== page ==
Thursday 10 May 2012

Building the TESG Private Cloud Customer Experience Centre - Part 1

Every year my employer holds an event for customers (and potential new customers) to show case what we do and give customers a chance to meet our partner vendors.

This year, nicely coinciding with just after the System Center 2012 release, I landed the brilliant job of setting up something to demonstrate our System Center and Desktop expertise.

And so the concept of the Private Cloud and Optimised Desktop Customer Experience Centre was born.

The goal?
  1. To showcase the full System Center 2012 suite
  2. To showcase the interactions of each component and how they drive efficiencies
  3. To showcase an elastic and easily scalable datacentre that can flex into the Public Cloud
  4. To showcase the dynamic desktop with OS, Data, User and Application layers abstracted
  5. To showcase BYOD and specifically desktop/application access on tablet devices

Over a couple of blog posts I'll aim to share some of the planning, thoughts and tips & tricks that went into building it.
What I'll not be doing is guides on how to install the different components as there are plenty of them out there, but I will post links to some relevant good guides.

My original test lab was made up of a couple of HP Proliant DL380 G7's with some shared space pinched off the corporate SAN, but as this was going to need to host a lot more and it would need to be "slightly" portable for attending events like the T360 it was time to purchase some upgrades.
  1. More memory.  Upgrade from 64Gb per host to 128Gb
  2. Dedicated Storage.  iSCSI SAN that would also allow me to show some of the VMM storage management features (N.B. More details on this later, plus some pitfalls to watch out for!)
  3. Dedicated Switches.  To show SCOM network management & keep the environment self contained.
  4. More NIC's.  The original environment only had 4 onboard NICs, not good enough.
  5. Flight case to rack it all in to make it portable (kind of!)
Now that might sound slightly overkill for a test/demo environment.  However, I have a laptop which is quite capable of showing 2-3 of the System Center products at the same time, but this Customer Experience Center had to host the following:
  • Active Directory
  • Virtual Machine Manager
  • Operations Manager
  • Service Manager
  • Configuration Manager
  • Data Protection Manager
  • Orchestrator
  • App Controller
  • SQL 2008 R2 Server
  • SharePoint Enterprise Server
  • Exchange
  • Lync
  • ForeFront UAG
  • ForeFront TMG
  • File Servers
  • XenDesktop Mgt Server
  • XenDesktop VDI Desktops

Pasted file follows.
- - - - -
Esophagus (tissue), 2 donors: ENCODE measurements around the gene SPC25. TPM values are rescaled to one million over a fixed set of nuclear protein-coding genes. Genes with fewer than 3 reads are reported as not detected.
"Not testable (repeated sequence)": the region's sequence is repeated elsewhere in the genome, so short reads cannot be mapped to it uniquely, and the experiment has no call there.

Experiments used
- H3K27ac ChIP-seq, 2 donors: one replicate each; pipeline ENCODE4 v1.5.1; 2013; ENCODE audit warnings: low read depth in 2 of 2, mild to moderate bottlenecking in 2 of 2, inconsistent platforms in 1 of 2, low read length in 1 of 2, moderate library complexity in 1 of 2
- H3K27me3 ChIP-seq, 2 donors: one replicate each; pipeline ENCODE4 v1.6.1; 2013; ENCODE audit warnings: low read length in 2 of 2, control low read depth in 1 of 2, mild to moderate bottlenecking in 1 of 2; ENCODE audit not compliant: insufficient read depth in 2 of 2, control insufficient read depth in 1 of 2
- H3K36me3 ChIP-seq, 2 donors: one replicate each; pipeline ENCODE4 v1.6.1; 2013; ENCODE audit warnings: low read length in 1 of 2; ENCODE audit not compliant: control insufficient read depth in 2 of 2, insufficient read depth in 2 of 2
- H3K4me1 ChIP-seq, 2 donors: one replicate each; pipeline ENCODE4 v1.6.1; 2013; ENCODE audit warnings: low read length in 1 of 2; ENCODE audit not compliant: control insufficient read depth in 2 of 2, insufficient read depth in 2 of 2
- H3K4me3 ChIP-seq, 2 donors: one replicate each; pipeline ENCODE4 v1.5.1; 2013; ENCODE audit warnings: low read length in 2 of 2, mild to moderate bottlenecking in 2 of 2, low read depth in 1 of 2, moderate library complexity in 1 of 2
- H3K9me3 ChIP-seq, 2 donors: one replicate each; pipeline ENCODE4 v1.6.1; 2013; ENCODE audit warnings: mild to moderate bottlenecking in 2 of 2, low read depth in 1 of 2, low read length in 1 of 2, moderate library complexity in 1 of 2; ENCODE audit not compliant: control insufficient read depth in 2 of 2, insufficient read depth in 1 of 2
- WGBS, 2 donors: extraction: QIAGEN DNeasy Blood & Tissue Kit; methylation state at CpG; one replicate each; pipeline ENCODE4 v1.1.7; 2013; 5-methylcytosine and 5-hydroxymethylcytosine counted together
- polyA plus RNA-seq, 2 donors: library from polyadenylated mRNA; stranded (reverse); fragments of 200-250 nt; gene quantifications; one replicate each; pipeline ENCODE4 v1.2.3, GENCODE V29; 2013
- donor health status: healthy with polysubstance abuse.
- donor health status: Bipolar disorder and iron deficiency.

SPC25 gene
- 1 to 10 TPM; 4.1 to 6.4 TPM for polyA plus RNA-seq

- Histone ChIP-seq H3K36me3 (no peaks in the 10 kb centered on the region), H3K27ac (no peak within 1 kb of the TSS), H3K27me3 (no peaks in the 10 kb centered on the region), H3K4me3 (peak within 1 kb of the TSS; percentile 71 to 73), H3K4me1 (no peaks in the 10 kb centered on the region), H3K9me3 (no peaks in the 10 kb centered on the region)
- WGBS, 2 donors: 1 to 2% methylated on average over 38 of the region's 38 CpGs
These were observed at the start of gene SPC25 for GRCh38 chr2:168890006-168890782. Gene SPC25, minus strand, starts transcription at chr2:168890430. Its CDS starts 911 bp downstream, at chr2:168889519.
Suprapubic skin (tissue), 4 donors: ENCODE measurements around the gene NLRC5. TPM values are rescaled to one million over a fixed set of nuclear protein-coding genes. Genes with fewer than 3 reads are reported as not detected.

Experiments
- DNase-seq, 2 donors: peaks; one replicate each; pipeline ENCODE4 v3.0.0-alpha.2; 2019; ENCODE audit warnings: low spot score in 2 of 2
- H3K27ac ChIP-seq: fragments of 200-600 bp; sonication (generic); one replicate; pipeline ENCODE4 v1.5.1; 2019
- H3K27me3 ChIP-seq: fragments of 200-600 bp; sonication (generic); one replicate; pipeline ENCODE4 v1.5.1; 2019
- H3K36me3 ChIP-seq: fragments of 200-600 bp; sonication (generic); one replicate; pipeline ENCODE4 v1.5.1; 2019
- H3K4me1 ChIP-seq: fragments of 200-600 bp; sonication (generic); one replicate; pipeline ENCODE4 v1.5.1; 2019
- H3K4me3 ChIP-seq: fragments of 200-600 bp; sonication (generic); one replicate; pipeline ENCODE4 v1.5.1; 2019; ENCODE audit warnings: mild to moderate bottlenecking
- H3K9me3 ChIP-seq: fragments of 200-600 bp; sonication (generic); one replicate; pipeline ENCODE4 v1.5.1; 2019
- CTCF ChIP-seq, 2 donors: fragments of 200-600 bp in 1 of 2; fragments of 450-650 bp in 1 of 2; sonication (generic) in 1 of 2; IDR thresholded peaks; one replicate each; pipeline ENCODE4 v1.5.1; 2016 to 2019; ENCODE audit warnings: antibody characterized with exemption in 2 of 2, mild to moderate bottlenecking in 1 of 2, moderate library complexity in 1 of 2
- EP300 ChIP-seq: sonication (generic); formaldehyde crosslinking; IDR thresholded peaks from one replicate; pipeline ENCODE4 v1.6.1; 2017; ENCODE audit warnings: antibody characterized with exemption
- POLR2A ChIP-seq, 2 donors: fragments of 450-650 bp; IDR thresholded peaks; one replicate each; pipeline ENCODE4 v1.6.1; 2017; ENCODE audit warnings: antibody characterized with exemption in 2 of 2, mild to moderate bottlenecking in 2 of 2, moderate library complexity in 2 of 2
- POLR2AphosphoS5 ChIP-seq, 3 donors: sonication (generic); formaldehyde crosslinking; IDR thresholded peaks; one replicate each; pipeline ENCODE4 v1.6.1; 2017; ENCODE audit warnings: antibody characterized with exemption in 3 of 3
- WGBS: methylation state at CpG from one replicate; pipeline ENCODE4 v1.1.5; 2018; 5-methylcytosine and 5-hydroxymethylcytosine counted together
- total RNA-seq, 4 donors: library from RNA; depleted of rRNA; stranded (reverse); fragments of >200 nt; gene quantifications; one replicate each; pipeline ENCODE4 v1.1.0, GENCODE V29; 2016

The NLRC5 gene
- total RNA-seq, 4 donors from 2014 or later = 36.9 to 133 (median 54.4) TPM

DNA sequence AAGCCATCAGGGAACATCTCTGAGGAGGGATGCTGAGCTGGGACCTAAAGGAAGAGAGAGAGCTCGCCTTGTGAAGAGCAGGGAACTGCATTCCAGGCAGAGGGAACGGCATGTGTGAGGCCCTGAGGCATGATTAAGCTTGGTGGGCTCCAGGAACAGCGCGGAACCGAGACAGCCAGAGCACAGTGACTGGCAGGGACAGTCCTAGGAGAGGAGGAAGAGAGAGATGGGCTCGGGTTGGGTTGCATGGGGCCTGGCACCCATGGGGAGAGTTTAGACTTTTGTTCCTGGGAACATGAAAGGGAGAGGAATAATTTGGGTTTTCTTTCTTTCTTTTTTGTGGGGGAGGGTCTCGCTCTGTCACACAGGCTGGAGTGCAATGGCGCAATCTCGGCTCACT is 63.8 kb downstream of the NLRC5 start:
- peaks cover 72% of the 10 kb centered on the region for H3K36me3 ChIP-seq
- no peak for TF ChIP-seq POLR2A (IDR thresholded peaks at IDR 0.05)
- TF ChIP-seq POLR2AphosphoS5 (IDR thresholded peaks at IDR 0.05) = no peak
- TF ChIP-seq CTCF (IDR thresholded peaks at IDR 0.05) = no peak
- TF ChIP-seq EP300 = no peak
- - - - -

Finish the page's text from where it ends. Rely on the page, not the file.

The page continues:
• XenApp Mgt Server
  • XenApp App Servers
  • Remote Desktop Session Hosts
  • Remote Desktop Broker/Gateway/Licensing
  • RDS/Hyper-V VDI Desktops
  • Dedicated Win 7 Admin Workstations
  • Citrix NetScaler VM Appliance
  • App-V Sequencer Workstations
When you consider that all of this needs to be up and running at the same time, my laptop just wasn't going to cope!

So far this has spread out across 34 VM's and there's still more to come...

This is a quick example diagram that I drew up to show the Hyper-V layout

Once all the hardware components were installed and racked then Hyper-V was the first thing to tackle and all I can say is thank god for Aidan Finn and his blog:

Lots of useful posts, for example:

I'm going to leave the rest for the next post, but I just want to mention something that came to light when I installed the first System Center component, Virtual Machine Manager.

This is a logical first place to start if you've got the chance to build a private cloud from scratch like I have as you can implement Service Templates for deploying your VM's to help structure the environment and provide servicing and scale out options.

However, I hit a problem almost straight away, I struggled to get it to see my storage provider.

Originally I was ordering a Dell Equalogic iSCSI SAN for the environment, but due to certain disks not being available and increased costs for alternatives I was suggested to look at a DotHill AssuredSAN 2332.

The first thing I did was ask/check it supported SMI-S protocol, which it did as this is what VMM requires for the new features.
However when trying to set it up in VMM, it soon came to light that it only supported SMI-S 1.3 whereas VMM requires version 1.5.

So lesson learnt, make sure that when checking specifications, especially SAN's that you check in detail, right down to the version number!

There is a useful table (I found this afterwards!) that details the supported arrays:

Part 1 - Building the TESG Private Cloud Customer Experience Centre
Part 3 - Installation Guide Links
Part 4 - Partner Solutions & Extensions

1 comment:

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